31 Maple Street
Bristol, Connecticut USA
November 20, 2016, Thanksgiving Sunday
Rev. Kristen J. Kleiman
As people of faith, Thanksgiving is a wonderful opportunity to give thanks to God for our families, our jobs, our homes, our friends, our health, our freedoms, our peace.
As Congregationalists, Thanksgiving is also our opportunity to remember and honor our religious forebears, the Pilgrims, who left their homeland in England to sail across the ocean, all for the sake of being able to praise God and Jesus Christ without persecution.
Can you imagine the faith it took to leave England for the Netherlands and then to leave again for an unknown new world?
Can you imagine the faith it took to get on an aging merchant vessel the size of this Sanctuary and travel through the turbulent waters of the North Atlantic for three months?
Can you imagine the faith it took to get off the Mayflower, not in warm Virginia, but in a cold and barren land, unsettled by Europeans?
In Colossians, the writer says, “May you be made strong with all the strength that comes from his glorious power, and may you be prepared to endure everything with patience, while joyfully giving thanks to the Father” (Colossians 1:11-12)
It took tremendous faith, strength, endurance and patience to take this journey, to live months squished below deck with 100 other passengers, to live with the possibility that they might be attacked by another ship or that the next storm might take them under or that their supplies might give out before they reached land.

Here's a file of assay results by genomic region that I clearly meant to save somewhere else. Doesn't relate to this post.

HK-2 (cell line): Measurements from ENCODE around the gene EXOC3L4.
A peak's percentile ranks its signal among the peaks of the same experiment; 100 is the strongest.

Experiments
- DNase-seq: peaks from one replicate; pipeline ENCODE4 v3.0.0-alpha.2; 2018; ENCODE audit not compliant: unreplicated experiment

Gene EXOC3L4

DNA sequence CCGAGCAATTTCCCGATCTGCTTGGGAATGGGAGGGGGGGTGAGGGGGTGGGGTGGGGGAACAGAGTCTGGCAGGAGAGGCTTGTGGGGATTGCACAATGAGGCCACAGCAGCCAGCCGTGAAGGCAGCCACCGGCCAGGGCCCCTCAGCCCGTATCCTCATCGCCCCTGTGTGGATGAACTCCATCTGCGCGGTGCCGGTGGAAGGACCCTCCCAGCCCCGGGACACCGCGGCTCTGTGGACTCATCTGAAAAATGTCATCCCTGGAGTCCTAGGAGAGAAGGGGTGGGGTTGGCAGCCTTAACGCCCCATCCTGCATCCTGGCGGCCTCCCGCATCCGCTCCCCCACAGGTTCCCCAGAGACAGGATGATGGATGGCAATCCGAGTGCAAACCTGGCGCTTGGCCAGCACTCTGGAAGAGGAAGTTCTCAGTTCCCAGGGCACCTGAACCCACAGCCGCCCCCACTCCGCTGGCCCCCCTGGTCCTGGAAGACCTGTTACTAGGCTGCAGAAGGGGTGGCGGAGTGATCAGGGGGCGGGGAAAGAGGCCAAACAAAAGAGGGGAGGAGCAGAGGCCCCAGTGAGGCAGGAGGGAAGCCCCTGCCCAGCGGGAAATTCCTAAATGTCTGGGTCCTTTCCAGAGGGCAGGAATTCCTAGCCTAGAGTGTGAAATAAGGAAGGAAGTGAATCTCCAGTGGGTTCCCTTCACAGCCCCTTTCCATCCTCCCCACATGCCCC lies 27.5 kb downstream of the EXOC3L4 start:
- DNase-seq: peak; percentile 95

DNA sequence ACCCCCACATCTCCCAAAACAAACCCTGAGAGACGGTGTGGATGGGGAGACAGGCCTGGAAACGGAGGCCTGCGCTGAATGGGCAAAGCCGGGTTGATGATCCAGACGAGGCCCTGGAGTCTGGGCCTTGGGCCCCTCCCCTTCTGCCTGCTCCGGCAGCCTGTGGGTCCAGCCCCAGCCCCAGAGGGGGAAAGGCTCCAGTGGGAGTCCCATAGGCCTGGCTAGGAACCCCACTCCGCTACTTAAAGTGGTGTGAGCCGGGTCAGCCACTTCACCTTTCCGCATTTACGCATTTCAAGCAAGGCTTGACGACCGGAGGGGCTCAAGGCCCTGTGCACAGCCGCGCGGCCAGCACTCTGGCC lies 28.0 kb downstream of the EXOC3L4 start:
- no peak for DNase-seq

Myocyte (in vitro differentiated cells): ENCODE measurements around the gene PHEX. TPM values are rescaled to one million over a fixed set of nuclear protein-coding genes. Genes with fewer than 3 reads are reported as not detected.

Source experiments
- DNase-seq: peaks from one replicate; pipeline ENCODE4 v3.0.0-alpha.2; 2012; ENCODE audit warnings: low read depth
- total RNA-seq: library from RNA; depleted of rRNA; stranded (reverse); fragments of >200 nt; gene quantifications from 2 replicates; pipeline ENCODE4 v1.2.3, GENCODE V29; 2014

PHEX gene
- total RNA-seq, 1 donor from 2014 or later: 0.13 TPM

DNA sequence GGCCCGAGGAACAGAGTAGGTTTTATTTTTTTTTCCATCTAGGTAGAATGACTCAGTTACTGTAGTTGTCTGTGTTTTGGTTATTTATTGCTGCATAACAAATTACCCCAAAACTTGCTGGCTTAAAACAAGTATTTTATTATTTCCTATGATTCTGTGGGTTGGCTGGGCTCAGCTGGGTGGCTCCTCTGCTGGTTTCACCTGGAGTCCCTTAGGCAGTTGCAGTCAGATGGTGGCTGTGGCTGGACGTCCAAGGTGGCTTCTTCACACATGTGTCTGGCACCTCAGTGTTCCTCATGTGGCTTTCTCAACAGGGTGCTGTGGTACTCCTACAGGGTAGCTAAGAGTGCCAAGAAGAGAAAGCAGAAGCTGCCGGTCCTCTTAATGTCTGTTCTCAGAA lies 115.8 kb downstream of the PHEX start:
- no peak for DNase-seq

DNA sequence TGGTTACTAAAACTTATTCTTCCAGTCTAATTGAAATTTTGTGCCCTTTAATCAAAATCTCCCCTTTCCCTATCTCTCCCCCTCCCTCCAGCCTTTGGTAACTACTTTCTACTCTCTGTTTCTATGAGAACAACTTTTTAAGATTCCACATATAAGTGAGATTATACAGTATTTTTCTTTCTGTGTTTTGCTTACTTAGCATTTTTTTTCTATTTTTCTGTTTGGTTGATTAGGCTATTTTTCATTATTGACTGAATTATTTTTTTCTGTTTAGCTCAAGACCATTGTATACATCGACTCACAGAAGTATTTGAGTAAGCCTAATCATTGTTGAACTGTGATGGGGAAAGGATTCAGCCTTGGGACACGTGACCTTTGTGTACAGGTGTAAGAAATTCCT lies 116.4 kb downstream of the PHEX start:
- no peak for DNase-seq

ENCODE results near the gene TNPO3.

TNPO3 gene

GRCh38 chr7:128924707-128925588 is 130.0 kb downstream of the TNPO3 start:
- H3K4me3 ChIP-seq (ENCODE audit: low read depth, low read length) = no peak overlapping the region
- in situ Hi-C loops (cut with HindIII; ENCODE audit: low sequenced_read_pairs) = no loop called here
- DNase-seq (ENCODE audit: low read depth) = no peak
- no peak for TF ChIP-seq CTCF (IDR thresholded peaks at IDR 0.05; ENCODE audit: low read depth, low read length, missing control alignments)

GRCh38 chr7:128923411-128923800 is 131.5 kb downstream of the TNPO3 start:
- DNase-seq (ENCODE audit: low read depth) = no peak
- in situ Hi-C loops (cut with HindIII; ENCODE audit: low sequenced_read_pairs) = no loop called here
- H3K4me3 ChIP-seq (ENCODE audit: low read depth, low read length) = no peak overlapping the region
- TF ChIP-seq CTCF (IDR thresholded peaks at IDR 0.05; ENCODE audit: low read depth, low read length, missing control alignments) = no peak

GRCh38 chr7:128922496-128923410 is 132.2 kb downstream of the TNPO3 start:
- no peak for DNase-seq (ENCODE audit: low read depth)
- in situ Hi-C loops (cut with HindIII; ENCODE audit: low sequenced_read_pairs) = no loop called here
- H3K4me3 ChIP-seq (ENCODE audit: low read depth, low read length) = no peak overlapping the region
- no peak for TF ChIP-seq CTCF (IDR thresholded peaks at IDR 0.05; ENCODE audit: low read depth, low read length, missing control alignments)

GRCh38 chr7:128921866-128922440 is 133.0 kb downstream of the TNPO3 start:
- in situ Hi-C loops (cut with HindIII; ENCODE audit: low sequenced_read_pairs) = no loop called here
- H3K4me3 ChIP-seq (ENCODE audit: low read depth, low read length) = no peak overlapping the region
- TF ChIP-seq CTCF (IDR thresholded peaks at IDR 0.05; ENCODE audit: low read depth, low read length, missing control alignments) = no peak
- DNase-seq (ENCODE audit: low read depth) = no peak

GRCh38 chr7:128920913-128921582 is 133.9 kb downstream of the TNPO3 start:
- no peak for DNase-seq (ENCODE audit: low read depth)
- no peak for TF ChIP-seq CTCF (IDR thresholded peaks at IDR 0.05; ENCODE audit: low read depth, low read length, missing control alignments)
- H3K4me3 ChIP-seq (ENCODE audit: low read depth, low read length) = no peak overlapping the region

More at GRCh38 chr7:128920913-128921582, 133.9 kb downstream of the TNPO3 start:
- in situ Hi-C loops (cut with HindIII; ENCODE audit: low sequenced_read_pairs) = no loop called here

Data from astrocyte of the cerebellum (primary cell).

The Pilgrims’ journey to America was filled with hardship, uncertainty and loss. Half of their party died before the first winter was over, and yet, they endured everything with patience, joyfully giving thanks to God.
Their faith is an inspiration to us. The Pilgrims embodied these words from Colossians. They were strong with a strength that comes only from God; they endured much and still joyfully gave thanks.
Whenever I meet or hear about someone who displays such tremendous faith and trust in God, I wonder how they got such strength. Is there something about their genetic code that makes them able to rely so fully on God? Was it something about their upbringing that they are able to “endure everything with patience, while joyfully giving thanks to the Father”? (Colossians 1:12) Are they somehow more naturally strong, patient, resilient and faithful than others? What is their special secret? What do they have that others do not?
They put Jesus first. They know to the depth of their souls that God has rescued them from the power of darkness and transferred them into the kingdom of his beloved Son, a kingdom not built on coercion or fear, a kingdom built on mutuality, love, compassion, and acceptance.
What is the special secret of those who are able to endure everything with patience, while joyfully giving thanks to God? It’s no secret. They put Jesus first in their lives.
And so can we.
One of the blessings of this renovation is that Century Nursery School is right across the hall from my office now. In addition to laughter and happy voices, I get to hear singing. Every Monday, Miss Leslie comes to sing with the 4 year olds, and last week, she taught them this song, “I don’t sing because I’m happy. I’m happy because I sing.”